Why I'm Running For Brooklyn D.A
Brooklyn District Attorney Charles Hynes’ political decision to protect pedophiles in the Hasidic community by not disclosing their names only shocks those who do not know the troubled history of Mr. Hynes’ office. Rather than concentrating his office’s full attention on fighting crime, Mr. Hynes has used his office to maintain his position as District Attorney for the last 22 years.
In the late 1990’s, when John O’Hara was running against the Brooklyn political machine, Mr. Hynes acted as the machine’s hit man and prosecuted O’Hara in three separate trials for the crime of “voting.” In 2001, when Judge John L. Phillips decided to run for Brooklyn District Attorney, Mr. Hynes had him declared mentally incompetent. In 2003, while Sandra Roper was preparing to run against Mr. Hynes, she found herself subject to felony criminal charges initiated by Mr. Hynes.
While Mr. Hynes has been busy playing politics rather than prosecutor, he has ignored the fact that his conservative political views regarding “Stop and Frisk” and marijuana have actually played a part in increasing crime in Brooklyn. Many people in law enforcement know that Brooklyn jurors far too often will not convict in cases hinging on police testimony. I believe the lack of public trust comes from Mr. Hynes’ failure to stand up against the abuses of “Stop and Frisk.”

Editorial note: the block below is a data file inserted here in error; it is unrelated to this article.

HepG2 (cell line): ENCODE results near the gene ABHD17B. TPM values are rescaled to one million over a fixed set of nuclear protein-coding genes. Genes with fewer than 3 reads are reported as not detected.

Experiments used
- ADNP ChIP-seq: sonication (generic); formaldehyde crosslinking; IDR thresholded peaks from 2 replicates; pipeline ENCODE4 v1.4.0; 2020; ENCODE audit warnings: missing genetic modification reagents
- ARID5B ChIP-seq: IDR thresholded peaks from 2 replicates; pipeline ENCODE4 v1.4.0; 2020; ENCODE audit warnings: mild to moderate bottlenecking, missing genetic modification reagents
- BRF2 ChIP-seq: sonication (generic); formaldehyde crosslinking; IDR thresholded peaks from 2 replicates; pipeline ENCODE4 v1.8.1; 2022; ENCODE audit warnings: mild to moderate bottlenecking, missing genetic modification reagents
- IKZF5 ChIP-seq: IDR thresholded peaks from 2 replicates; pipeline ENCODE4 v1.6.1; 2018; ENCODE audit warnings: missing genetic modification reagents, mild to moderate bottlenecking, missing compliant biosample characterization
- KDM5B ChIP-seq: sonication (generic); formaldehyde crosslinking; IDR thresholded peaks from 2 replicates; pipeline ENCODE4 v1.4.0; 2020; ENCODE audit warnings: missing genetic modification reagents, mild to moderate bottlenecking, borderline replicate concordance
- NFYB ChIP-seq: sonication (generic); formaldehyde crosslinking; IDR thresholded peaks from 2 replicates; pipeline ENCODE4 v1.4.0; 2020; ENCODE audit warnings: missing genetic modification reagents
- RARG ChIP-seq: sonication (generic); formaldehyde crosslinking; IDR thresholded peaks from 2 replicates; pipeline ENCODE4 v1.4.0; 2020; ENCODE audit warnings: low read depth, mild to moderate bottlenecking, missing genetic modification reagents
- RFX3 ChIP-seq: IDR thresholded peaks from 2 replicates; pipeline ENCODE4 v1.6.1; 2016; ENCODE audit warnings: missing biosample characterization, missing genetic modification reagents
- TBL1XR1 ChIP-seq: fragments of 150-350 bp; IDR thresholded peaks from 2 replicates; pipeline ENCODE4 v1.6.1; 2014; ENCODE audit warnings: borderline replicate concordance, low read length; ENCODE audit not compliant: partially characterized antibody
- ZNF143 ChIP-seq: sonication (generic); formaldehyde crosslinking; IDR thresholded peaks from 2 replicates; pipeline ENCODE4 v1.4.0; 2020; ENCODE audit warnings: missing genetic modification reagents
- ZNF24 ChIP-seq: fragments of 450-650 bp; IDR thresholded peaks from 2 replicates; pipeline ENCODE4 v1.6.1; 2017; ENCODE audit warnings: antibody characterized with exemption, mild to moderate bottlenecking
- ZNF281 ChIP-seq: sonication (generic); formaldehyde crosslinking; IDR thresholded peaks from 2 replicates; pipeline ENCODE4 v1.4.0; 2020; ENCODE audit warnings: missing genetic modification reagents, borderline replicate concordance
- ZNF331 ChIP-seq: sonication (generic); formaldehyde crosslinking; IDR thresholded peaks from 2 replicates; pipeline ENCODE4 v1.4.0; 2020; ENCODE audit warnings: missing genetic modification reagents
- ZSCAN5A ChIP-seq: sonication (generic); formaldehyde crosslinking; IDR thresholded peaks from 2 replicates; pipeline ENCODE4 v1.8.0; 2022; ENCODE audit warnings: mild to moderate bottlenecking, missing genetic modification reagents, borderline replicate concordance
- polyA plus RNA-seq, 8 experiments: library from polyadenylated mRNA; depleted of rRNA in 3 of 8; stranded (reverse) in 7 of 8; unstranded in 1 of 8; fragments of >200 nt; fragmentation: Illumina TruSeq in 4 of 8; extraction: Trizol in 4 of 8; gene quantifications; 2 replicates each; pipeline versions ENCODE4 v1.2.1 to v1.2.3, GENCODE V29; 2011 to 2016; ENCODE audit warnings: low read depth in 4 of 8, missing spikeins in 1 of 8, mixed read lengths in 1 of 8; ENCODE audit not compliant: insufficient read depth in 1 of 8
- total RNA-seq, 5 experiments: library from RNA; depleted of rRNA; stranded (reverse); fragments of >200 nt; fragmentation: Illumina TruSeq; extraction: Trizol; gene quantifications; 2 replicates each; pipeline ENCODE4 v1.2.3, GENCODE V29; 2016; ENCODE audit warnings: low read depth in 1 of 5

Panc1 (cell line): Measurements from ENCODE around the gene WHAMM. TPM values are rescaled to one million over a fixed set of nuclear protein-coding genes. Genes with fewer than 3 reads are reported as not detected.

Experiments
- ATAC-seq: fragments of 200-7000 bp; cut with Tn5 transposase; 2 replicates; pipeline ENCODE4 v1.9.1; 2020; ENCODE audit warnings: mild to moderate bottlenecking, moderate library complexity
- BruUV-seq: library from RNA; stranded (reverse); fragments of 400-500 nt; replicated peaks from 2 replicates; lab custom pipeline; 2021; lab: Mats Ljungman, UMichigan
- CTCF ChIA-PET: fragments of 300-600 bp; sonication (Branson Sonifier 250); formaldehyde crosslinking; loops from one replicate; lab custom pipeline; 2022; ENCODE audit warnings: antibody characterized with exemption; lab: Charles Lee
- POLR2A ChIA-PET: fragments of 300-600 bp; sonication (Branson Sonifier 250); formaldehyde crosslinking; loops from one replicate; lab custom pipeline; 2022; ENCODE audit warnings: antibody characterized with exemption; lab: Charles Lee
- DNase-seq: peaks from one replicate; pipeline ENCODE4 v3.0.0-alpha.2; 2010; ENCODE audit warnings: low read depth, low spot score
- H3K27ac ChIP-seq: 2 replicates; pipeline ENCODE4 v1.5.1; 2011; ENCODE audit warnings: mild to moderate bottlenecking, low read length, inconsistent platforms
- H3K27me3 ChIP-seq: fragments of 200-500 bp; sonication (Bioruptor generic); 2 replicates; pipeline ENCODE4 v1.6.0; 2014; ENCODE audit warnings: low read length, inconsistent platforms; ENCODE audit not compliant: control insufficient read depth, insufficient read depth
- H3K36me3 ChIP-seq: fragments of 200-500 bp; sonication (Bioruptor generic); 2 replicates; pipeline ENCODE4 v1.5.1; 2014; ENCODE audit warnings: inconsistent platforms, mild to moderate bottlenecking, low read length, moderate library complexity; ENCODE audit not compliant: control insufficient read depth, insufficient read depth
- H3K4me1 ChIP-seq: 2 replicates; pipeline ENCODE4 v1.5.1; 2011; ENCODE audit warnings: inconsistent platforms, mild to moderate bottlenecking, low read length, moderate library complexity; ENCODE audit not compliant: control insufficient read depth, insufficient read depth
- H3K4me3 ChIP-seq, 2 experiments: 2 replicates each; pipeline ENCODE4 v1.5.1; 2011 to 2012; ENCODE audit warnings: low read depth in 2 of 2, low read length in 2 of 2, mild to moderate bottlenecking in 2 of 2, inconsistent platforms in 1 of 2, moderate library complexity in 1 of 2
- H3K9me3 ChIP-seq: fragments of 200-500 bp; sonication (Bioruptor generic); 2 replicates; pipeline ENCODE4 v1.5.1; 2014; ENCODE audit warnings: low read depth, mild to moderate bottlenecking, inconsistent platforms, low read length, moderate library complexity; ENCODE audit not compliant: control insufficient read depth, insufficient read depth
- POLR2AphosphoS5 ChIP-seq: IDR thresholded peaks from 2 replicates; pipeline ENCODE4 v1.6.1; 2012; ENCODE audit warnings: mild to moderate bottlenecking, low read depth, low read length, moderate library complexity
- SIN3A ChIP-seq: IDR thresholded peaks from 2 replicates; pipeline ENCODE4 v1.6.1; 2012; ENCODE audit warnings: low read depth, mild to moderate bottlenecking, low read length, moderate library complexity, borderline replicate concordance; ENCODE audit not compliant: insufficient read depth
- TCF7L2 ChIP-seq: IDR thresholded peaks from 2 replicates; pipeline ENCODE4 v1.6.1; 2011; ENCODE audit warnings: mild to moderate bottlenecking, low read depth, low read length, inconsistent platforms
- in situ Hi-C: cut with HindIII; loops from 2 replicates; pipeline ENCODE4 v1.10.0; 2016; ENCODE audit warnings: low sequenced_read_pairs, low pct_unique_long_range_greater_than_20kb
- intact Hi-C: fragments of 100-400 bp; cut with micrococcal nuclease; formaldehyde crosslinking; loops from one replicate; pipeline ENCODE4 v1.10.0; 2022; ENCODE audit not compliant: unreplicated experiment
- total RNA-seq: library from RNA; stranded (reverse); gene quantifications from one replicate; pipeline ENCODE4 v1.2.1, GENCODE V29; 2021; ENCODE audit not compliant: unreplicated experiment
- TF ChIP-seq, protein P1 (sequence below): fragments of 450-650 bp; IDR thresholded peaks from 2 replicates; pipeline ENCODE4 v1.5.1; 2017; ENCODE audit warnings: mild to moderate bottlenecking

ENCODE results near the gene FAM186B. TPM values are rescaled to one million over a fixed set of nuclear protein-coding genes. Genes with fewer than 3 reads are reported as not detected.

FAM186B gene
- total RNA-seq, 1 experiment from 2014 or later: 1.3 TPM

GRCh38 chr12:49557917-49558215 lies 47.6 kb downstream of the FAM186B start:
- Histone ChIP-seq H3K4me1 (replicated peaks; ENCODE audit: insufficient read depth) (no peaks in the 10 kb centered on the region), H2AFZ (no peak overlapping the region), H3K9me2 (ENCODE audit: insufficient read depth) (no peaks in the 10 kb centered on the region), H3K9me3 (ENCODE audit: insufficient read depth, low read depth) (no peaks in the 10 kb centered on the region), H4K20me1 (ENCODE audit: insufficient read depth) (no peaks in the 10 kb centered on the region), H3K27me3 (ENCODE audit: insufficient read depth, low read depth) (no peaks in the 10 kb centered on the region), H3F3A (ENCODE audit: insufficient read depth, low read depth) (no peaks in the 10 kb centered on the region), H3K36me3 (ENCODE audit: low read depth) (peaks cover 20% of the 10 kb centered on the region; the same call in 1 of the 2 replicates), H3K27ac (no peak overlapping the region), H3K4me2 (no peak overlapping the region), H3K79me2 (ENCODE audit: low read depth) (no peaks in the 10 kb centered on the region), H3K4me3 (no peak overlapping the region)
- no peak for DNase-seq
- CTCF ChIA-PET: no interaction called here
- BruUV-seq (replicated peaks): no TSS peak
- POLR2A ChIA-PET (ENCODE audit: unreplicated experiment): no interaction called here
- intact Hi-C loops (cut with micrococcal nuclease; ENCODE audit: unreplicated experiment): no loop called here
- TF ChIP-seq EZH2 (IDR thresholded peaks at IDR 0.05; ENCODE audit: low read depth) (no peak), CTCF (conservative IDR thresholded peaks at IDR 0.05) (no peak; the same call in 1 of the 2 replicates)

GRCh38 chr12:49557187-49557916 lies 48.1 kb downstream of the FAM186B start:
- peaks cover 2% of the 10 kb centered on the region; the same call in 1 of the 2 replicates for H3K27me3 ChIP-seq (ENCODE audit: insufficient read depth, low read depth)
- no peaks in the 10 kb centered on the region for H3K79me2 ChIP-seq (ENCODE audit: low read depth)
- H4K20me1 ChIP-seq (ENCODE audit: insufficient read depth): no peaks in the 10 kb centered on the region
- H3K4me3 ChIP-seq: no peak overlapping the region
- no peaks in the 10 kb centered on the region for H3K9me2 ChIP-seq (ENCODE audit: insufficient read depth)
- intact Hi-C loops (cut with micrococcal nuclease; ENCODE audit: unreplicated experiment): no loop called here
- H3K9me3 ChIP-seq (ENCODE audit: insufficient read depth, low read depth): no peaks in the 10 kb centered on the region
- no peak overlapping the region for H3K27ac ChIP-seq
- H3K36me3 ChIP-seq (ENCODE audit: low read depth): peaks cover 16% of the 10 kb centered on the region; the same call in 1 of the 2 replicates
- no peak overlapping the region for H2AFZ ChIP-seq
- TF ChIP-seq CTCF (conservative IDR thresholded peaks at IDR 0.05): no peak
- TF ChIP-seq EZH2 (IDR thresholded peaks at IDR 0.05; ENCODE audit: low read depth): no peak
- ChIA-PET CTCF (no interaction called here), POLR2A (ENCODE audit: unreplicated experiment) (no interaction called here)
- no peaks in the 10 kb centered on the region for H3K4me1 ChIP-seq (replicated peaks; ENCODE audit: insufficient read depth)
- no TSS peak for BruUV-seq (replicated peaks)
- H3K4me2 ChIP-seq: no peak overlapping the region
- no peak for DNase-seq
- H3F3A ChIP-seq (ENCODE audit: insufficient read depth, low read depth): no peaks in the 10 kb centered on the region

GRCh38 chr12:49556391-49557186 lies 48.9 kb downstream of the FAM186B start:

With regard to “Stop and Frisk,” Mr. Hynes has stated “it’s not my place to tell a 23-year-old rookie cop how to do his job because that is the job of the NYPD.” Surely, Mr. Hynes’ logic is flawed; it is precisely the District Attorney who must instruct the police on the law of “Stop and Frisk,” and it is the District Attorney who must stand up to the police commissioner and city hall when the police do not follow the law.
From 2005 to 2011, the abuses of “Stop and Frisk” under Mr. Hynes’ watch resulted in an explosion in marijuana arrests. During that same period, Brooklyn led the city in both homicides and shootings, particularly in the neighborhoods of Bed-Stuy, East New York, and Brownsville.
The District Attorney’s role is not only to enforce the law, but it is also to lead the debate in Albany and advocate for policy change in the area of criminal law. In a society where doctors dole out prescriptions for powerful addictive pain killers like Oxycontin and Vicodin, why is it that marijuana is inaccessible to those in medical need? Contrary to Mr. Hynes’ position, I believe it is time to learn from the lessons of Prohibition and start to have an intelligent discussion on the legalization of marijuana in order to better allocate resources towards fighting violent crime.
For the last 8 years, I have been working as a prosecutor at the Manhattan District Attorney’s Office as part of units such as the Narcotics Gang Unit and the Homicide Investigations Unit. Last week, I left a job I loved, well aware of the dangers of crossing Mr. Hynes, because as a Brooklyn native, I believe that Brooklyn’s citizens need a District Attorney who will stand up and fight for them while fighting to bring crime down. Brooklyn needs a District Attorney who will pursue justice and not politics.
My name is Abe George and I am running for Brooklyn District Attorney.
Post new comment